The conference will take place at Justus Liebig University Giessen. Hauptgebäude (University Main Building), Ludwigstraße 23, 35390 Gießen.
The exhibition will be shown around the corner at “Neuer Kunstverein Giessen” Ecke Licher Str./Nahrungsberg, 35394 Gießen.
06.05. – 24.05.2015 Exhibition at Neuer Kunstverein Giessen & during the conference at the Hauptgebäude of Liebig University (06.05. – 09.05.2015)
Il-Jin Choi ׀ Raul Gschrey ׀ Mi You ׀ Manu Luksch
The interrogation of the cultural construction and negotiation of legal practices in the conference „Law’s Pluralities“ offers an interesting occasion for the presentation of an exhibition of artistic works dealing with the topic. The international artistic positions reflect on the social and legal frameworks and find means to visualise phenomena that often remain abstract. Furthermore here the artistic interventions themselves contribute to the differentiation and development of “legal writing”. Through their explorations, contestations and subversions, they participate in an alternative production of knowledge and function as mediators of and shape legal practices. The exhibition will be located at the conference venue and in the close-by “Neuer Kunstverein Giessen ”, a local art association. This will expand the exhibition’s and conference’s reception towards a non-academic public open the discourse on the politically and socially relevant topic to a larger public. Continue reading
Wednesday, 6 May
6:00 p.m. Opening and Greetings – Professor Ansgar Nünning Organizing Team
6:30 Greta Olson: “Mapping the Pluralist Character of Cultural Approaches to Law in Increasingly Pluralistic European Legal Cultures”
7:00 Franz Reimer: “Der kulturelle Zugang zum Recht aus der Perspektive der Rechtstheorie und Methodenlehre”
8:00 Reception and Visit to the Exhibition “Law’s Pluralities”
The artistic exhibition “Law’s Pluralities” will be held parallel to the academic discussions in the “Neuer Giessener Kunstverein”.
Thursday, 7 May
Session 1: Law’s Pluralities
9:00 a.m. Keynote 1: Rosemary J. Coombe: “Neoliberalism and the ‘Proprietary’ Imagination: A Proliferation of Cultures ‘Before the Law’”
Cultural goods are increasingly treated as resources under neoliberal practices of regulatory restructuring and the growing economic significance of informational capital in ‘knowledge economies’ supported by intellectual property and other newer legal regimes. Social collectivities face numerous pressures and incentives to represent and to recognize themselves as bearing unique cultures and stewarding valuable diversity. In international intellectual property deliberations, new regimes for safeguarding intangible cultural heritage, and through the ‘biocultural turn’ in environmental conservation politics, newly capacitated ‘communities’ assume a proprietary relationship to an ever greater range of culturalised practices as they simultaneously make themselves legible and legitimate in new fields of political economy. These new forms of neoliberal governmentality, however, also provide new resources for rights-based social struggle in which new legal cultures are imagined and projected through a revitalization of ‘customary law’ as a normative framework for cultural governance. I will draw upon ethnographic examples from Europe, Japan and Latin America, to suggest that the relationship between the legal valuation of cultural goods and the heterogeneity of legal cultures is a dialectical one fueled by narratives of loss, belonging and responsibility.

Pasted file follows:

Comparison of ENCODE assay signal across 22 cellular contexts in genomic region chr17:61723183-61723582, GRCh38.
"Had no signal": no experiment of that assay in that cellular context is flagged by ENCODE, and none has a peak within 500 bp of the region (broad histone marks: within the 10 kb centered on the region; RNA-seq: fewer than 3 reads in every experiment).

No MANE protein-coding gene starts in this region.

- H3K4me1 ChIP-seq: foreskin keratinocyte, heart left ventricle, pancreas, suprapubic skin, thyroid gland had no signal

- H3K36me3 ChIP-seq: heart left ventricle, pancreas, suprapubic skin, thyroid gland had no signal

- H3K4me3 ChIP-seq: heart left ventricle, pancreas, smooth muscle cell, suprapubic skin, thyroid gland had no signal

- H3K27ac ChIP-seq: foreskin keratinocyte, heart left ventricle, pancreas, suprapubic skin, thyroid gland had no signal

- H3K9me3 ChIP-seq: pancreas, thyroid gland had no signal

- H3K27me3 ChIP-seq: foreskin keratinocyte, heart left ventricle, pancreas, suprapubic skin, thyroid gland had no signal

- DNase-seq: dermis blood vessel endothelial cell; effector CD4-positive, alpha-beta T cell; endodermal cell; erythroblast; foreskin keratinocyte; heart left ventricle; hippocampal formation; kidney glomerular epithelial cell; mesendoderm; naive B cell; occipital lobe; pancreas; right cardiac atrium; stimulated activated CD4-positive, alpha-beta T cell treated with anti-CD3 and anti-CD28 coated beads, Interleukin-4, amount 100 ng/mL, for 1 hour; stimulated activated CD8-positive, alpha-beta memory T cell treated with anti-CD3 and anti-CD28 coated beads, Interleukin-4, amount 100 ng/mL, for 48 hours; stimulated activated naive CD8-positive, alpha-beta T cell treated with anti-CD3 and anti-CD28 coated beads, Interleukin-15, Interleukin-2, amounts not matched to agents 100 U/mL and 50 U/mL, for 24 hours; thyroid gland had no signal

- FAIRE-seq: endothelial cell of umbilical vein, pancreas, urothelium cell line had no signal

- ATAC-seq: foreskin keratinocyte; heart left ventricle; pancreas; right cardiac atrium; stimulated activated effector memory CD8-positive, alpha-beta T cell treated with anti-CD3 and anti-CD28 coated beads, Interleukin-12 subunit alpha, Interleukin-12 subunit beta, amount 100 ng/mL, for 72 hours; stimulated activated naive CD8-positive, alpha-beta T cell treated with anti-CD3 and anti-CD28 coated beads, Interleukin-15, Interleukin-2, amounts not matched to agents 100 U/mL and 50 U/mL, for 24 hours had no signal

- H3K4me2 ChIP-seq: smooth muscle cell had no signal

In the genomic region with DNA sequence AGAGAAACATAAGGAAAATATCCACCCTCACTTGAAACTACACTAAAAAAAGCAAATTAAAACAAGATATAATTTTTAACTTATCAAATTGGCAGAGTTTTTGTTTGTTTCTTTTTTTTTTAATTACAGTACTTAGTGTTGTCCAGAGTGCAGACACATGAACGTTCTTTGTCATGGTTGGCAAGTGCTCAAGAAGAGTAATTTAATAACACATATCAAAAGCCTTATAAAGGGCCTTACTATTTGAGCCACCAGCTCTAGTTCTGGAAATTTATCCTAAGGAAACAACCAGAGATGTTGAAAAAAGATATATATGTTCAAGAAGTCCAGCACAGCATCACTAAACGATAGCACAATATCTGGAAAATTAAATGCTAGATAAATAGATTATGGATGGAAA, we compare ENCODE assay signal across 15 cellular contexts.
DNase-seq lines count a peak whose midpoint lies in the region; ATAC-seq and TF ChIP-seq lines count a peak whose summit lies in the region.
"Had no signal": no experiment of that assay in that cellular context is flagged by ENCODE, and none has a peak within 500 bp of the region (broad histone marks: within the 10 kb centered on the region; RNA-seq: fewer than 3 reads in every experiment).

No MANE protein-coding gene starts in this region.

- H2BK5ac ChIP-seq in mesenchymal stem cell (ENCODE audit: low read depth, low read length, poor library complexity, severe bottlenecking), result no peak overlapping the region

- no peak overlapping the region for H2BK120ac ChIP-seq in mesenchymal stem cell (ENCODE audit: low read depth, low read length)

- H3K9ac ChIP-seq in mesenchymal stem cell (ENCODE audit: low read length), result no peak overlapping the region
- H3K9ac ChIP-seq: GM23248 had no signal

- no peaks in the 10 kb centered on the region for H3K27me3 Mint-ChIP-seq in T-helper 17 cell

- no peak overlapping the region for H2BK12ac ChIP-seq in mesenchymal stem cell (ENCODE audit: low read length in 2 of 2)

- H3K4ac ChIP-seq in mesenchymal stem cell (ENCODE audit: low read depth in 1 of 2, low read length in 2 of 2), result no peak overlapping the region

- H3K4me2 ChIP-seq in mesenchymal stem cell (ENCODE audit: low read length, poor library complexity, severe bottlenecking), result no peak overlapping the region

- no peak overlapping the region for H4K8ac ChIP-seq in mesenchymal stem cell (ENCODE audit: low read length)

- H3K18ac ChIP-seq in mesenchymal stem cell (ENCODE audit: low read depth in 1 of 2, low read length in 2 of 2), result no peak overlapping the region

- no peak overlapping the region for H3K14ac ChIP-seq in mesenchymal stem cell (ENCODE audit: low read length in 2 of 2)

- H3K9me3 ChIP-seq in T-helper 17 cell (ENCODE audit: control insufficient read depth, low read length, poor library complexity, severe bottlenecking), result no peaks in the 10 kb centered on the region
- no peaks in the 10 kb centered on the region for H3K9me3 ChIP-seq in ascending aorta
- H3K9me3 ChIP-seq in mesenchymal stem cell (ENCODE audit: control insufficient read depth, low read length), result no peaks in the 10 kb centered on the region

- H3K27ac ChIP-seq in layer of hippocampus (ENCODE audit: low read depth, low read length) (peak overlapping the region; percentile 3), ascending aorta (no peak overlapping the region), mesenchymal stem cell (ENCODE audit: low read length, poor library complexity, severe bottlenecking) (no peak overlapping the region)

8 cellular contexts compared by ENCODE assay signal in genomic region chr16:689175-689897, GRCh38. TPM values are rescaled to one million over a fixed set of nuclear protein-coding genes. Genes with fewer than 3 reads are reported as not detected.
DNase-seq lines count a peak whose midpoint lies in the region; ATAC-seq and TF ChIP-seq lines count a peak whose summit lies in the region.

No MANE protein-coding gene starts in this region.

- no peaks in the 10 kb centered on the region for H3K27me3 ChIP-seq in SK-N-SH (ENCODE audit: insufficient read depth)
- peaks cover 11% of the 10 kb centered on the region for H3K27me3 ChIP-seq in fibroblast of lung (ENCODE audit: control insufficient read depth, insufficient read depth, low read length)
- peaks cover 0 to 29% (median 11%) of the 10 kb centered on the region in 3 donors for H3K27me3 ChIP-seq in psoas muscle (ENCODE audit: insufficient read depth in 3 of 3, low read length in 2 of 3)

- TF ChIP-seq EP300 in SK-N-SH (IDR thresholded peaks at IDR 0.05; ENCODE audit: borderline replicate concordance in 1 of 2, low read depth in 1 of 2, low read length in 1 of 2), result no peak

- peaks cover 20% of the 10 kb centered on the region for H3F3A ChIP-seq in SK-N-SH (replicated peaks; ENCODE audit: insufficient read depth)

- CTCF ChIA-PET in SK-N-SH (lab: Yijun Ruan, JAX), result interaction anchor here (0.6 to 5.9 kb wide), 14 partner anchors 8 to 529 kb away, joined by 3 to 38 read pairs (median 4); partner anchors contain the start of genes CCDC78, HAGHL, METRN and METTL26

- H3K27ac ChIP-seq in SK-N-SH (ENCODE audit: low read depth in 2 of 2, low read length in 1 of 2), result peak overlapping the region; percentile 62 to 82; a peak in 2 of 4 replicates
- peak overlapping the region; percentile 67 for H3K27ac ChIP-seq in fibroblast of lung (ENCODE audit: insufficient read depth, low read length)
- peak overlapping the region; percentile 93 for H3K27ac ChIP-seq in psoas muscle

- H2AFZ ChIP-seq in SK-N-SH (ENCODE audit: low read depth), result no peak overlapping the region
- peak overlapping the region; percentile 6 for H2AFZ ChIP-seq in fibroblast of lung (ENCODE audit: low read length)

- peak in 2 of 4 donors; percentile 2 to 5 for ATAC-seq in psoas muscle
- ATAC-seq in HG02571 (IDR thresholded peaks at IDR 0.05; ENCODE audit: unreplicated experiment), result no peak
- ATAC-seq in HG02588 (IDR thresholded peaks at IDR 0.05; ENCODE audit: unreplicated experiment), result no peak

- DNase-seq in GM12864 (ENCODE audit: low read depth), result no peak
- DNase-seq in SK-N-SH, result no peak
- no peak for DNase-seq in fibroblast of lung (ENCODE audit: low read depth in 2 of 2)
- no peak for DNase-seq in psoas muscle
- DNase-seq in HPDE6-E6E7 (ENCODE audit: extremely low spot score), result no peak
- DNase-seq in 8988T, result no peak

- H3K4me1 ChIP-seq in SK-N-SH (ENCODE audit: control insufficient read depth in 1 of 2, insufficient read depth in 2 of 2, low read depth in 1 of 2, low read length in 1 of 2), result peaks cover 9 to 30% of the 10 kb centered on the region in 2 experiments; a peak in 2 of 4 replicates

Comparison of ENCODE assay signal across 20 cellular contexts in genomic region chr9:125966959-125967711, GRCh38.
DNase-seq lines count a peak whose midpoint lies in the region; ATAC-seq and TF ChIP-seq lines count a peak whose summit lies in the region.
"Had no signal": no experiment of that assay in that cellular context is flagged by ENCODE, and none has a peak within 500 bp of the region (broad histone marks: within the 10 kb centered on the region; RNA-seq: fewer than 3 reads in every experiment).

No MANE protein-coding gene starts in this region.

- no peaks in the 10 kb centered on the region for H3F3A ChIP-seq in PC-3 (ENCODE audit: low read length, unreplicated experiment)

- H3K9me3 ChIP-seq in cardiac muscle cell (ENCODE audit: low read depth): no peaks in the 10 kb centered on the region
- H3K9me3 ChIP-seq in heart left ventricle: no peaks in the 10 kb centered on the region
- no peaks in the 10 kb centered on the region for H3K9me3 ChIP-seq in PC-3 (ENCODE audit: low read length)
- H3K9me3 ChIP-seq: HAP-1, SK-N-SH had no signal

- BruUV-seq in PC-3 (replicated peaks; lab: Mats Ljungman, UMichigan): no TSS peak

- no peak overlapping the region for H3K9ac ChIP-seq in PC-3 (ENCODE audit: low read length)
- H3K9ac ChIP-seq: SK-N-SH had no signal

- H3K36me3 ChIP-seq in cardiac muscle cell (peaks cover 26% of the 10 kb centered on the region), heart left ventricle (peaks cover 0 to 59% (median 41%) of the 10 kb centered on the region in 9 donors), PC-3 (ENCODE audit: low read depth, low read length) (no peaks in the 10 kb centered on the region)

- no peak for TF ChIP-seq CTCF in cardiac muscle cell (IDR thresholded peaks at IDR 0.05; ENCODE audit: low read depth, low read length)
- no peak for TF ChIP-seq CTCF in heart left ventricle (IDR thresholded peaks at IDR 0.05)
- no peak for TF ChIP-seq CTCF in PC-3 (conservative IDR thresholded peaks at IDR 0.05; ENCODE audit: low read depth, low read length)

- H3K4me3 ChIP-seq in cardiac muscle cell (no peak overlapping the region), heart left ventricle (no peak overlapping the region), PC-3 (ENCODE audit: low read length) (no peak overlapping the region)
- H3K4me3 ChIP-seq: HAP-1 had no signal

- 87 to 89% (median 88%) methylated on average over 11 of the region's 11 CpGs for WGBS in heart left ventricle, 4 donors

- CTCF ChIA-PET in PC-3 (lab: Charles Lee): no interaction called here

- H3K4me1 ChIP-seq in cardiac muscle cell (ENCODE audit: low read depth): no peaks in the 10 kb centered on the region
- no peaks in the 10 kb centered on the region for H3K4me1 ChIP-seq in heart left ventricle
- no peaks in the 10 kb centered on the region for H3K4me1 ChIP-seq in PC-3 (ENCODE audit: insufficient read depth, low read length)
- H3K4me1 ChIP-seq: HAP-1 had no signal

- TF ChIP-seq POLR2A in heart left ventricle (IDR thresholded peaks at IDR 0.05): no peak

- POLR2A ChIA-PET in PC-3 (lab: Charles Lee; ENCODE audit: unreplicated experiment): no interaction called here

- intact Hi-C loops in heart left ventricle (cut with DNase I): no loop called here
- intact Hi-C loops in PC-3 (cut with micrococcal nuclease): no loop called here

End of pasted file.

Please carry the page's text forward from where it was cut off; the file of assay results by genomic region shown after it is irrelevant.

Rosemary J. Coombe is the Tier One Canada Research Chair in Law, Communication and Culture, and teaches in the graduate programs in Sociolegal Studies and Anthropology at York University in Toronto.
10:00 Parallel German and Anglophone paper session I
a) Law’s Narratives I
Katrin Becker (Luxemburg, Paris): The Literary Voice of Law – A Perspective on Literature’s Entanglement with Normativity
Kaleen Gallagher (Cambridge): The Role of the Law in the Writing of Ingeborg Bachmann
Susanne Gruß (Erlangen-Nuremberg): “The detective: that is the role I am to play” – The Sensational Narratives of Law in Eleanor Catton’s The Luminaries (2013)
b) Law’s Pluralities: Citizenship and Sovereignty
Frans-Willem Korsten (Leiden): Beyond Apostasy: Dramatically Doing Justice to Struggle(s) between Dutch-Moluccans and the Dutch State
Marie Beauchamps (Amsterdam): Denaturalization’s Narratives and the Plurality of Nationality Law in France
Martin Ramstedt (Halle-Wittenberg): The Deontic Power of Origin Stories in Bali’s New Village Jurisdictions
c) Pluralitäten des Rechts
Helena Whalen-Bridge (Singapore): Party Narratives in Adversarial Systems: Partiality or Objectivity?
Ralf Seinecke (Frankfurt): Was heißt und zu welchem Ende studiert man Rechtspluralismus?
Sarah Leyli Rödiger und Dana-Sophia Valentiner (Hamburg): „Living together“ – Rechtspluralistische Konflikte im Kontext religiöser und moralischer Normativität in der Rechtsprechung des EGMR
11:30 Coffee break
12:00 Keynote 2: Anna-Bettina Kaiser: “Verfassungsvergleichung als Verfassungsinterpretation?”
Die „Pluralitäten des Rechts“ heben zwei Gesichtspunkte hervor, die unterschieden werden können und doch miteinander verschränkt sind. So betont der pluralistische Ansatz sowohl eine Methodenvielfalt bei der Beschäftigung mit Recht als auch die Pluralität von (Rechts-)ordnungen, die miteinander in Berührung kommen. Der Vortrag sucht beide Sichtweisen miteinander zu verbinden, wenn er der Frage nachgeht, inwiefern Argumente, die im Wege der Verfassungsvergleichung gewonnen wurden, für die Verfassungsinterpretation fruchtbar gemacht werden können. Insbesondere soll der Frage nachgegangen werden, welche Methoden und welche Akteure für einen gelungenen Re-Entry des Fremden in das eigene (Verfassungs-)Recht in Betracht kommen.
Anna-Bettina Kaiser bekleidet die Professur für Öffentliches Recht und Grundlagen des Rechts an der Humboldt-Universität zu Berlin.